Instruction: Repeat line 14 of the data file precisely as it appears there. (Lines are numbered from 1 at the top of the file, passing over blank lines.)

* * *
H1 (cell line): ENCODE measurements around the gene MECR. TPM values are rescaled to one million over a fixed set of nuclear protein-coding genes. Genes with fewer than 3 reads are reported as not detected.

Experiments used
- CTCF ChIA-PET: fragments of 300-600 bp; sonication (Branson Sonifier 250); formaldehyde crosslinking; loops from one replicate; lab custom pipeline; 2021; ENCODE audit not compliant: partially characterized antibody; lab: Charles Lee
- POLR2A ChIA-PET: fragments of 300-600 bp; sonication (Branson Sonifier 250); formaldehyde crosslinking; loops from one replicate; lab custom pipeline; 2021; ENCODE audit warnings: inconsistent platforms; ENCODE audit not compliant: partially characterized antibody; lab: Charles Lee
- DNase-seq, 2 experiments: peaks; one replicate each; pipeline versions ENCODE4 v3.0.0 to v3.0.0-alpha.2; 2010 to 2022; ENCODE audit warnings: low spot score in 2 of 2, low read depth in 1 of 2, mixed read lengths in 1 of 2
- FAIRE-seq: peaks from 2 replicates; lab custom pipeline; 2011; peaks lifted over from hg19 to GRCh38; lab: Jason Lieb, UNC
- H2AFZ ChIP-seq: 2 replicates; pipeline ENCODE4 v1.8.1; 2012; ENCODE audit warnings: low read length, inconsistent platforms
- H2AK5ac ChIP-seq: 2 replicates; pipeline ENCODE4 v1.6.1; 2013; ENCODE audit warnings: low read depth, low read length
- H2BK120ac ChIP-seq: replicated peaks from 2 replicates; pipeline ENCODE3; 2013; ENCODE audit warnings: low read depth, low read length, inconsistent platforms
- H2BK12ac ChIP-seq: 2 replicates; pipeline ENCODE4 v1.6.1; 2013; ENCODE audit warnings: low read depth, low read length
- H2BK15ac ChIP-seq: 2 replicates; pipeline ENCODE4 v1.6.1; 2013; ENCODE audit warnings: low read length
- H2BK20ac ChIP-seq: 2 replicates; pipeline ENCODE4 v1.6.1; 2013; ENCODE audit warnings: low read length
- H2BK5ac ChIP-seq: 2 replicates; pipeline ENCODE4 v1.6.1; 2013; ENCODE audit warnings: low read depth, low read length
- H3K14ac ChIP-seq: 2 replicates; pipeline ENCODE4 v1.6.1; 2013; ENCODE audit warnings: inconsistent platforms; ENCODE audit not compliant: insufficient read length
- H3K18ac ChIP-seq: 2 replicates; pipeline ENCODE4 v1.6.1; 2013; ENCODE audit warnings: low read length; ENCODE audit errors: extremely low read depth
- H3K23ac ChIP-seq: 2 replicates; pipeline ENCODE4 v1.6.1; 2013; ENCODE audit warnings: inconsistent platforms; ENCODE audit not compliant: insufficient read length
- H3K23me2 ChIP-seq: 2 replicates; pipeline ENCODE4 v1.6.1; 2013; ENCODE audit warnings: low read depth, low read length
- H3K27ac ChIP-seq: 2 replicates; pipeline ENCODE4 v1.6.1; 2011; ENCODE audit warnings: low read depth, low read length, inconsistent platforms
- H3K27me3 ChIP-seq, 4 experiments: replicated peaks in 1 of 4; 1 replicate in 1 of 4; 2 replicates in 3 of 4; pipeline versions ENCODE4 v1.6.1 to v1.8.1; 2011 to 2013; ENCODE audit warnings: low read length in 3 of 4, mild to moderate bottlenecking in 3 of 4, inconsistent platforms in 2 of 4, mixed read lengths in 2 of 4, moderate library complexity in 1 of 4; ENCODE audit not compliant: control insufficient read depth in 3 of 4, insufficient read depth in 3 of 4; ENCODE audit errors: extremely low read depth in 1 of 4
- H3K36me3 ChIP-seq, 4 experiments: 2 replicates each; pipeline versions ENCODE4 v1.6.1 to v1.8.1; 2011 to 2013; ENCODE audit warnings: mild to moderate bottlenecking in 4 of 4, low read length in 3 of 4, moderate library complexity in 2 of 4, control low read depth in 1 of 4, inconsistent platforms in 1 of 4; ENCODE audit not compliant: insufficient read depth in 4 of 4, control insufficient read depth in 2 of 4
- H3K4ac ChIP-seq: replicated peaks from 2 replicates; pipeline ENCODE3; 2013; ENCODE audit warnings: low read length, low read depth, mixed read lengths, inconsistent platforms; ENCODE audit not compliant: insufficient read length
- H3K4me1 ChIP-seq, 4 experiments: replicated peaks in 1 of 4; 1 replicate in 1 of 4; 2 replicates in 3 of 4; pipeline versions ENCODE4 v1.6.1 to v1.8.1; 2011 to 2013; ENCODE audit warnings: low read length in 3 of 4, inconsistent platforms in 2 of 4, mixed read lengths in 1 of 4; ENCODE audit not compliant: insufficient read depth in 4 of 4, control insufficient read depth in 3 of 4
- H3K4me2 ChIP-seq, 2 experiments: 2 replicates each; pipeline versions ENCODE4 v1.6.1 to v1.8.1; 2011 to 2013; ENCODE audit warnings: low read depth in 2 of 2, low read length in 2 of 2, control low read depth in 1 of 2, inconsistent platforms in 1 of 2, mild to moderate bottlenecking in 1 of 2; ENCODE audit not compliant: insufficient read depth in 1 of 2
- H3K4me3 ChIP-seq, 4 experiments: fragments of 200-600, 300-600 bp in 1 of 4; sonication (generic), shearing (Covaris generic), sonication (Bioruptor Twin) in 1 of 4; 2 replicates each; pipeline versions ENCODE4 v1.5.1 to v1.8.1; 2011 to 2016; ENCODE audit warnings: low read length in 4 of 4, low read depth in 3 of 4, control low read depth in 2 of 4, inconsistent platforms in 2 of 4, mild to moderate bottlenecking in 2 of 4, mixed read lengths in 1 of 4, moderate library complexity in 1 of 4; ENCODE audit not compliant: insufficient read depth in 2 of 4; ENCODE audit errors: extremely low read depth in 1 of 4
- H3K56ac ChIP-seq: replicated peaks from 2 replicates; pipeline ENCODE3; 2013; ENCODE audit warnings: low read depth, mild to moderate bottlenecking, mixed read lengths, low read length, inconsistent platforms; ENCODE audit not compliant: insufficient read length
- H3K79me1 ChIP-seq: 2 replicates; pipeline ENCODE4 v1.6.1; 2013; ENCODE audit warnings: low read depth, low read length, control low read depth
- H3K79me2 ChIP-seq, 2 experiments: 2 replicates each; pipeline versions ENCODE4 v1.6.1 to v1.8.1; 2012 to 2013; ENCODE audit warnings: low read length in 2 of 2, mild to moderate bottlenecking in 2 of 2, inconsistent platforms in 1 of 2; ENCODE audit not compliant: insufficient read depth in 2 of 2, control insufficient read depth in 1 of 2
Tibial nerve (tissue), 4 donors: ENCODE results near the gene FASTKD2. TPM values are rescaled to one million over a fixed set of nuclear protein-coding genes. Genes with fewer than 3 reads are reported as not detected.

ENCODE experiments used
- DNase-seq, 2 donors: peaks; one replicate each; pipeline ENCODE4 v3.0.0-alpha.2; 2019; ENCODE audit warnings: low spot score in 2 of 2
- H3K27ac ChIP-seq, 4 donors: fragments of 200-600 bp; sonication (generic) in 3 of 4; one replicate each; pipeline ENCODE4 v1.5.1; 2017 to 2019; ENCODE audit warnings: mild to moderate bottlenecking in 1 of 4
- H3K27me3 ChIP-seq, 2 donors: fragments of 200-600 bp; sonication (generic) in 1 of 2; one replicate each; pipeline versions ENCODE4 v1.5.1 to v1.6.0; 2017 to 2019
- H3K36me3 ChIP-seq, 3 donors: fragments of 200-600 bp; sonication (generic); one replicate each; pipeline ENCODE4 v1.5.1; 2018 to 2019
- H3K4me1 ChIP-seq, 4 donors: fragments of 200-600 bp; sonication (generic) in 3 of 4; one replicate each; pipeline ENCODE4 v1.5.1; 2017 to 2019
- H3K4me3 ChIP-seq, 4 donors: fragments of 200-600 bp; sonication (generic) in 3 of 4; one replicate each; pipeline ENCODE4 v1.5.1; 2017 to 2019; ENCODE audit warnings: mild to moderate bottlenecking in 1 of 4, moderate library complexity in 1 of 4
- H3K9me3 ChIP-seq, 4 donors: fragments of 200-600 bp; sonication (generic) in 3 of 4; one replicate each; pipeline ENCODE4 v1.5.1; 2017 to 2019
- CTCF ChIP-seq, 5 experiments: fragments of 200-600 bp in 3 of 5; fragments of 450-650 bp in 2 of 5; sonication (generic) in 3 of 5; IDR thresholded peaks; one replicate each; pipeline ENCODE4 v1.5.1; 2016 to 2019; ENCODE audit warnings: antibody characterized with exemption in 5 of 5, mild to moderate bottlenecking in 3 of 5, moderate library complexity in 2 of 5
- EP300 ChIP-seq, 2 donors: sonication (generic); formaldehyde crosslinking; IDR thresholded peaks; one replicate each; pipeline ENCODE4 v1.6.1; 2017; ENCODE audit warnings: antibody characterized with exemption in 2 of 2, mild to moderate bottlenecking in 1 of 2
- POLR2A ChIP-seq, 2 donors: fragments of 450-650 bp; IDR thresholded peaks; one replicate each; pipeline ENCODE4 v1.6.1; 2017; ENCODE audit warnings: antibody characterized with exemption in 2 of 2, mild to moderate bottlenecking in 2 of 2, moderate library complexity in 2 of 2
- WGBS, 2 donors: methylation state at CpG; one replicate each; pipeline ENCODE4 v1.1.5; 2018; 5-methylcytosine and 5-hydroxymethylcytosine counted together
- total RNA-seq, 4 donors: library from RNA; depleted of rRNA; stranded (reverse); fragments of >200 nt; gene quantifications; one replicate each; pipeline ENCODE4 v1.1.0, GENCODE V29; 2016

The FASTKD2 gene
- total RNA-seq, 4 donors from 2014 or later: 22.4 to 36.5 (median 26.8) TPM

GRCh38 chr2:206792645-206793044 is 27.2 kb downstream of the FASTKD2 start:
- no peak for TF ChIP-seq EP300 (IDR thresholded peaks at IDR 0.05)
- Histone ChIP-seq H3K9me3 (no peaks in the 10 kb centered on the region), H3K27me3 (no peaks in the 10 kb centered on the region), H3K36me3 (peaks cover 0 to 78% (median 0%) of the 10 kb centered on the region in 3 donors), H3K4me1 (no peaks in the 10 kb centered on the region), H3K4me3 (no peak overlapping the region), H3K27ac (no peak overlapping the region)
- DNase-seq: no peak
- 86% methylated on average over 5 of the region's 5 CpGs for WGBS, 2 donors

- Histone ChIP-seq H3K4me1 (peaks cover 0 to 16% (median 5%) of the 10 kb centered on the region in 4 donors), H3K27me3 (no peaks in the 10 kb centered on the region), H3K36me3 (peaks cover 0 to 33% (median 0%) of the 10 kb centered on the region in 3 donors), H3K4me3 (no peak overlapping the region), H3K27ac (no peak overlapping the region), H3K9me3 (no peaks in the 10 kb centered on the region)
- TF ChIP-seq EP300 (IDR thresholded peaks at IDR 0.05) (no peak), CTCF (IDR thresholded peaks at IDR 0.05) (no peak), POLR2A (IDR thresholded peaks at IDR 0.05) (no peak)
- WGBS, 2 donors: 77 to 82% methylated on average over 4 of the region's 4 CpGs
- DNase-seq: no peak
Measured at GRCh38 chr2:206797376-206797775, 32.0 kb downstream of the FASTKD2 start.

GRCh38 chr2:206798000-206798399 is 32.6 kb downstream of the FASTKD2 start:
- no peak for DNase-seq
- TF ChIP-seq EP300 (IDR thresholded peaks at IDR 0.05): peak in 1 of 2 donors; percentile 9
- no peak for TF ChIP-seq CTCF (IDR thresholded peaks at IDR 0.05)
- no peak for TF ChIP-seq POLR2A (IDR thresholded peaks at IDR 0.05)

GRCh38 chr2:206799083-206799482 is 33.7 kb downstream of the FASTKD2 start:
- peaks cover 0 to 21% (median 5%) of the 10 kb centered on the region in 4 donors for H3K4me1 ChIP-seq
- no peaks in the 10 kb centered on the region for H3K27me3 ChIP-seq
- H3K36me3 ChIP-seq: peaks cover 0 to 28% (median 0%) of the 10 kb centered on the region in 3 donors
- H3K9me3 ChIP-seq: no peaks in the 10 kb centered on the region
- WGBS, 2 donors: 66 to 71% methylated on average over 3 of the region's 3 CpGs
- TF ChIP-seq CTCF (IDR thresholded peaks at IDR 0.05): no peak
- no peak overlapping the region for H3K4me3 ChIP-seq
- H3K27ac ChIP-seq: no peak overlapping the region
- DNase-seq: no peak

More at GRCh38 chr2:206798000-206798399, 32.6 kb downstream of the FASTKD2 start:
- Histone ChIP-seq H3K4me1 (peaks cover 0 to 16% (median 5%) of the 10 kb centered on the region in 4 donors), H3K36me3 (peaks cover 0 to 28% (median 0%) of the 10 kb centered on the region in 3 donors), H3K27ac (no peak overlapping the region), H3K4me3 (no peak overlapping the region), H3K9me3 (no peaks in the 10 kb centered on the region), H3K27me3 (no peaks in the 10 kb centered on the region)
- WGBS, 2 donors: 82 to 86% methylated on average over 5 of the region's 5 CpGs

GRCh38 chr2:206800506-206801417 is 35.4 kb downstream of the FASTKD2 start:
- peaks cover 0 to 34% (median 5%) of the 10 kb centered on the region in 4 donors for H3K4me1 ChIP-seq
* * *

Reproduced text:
- H3K14ac ChIP-seq: 2 replicates; pipeline ENCODE4 v1.6.1; 2013; ENCODE audit warnings: inconsistent platforms; ENCODE audit not compliant: insufficient read length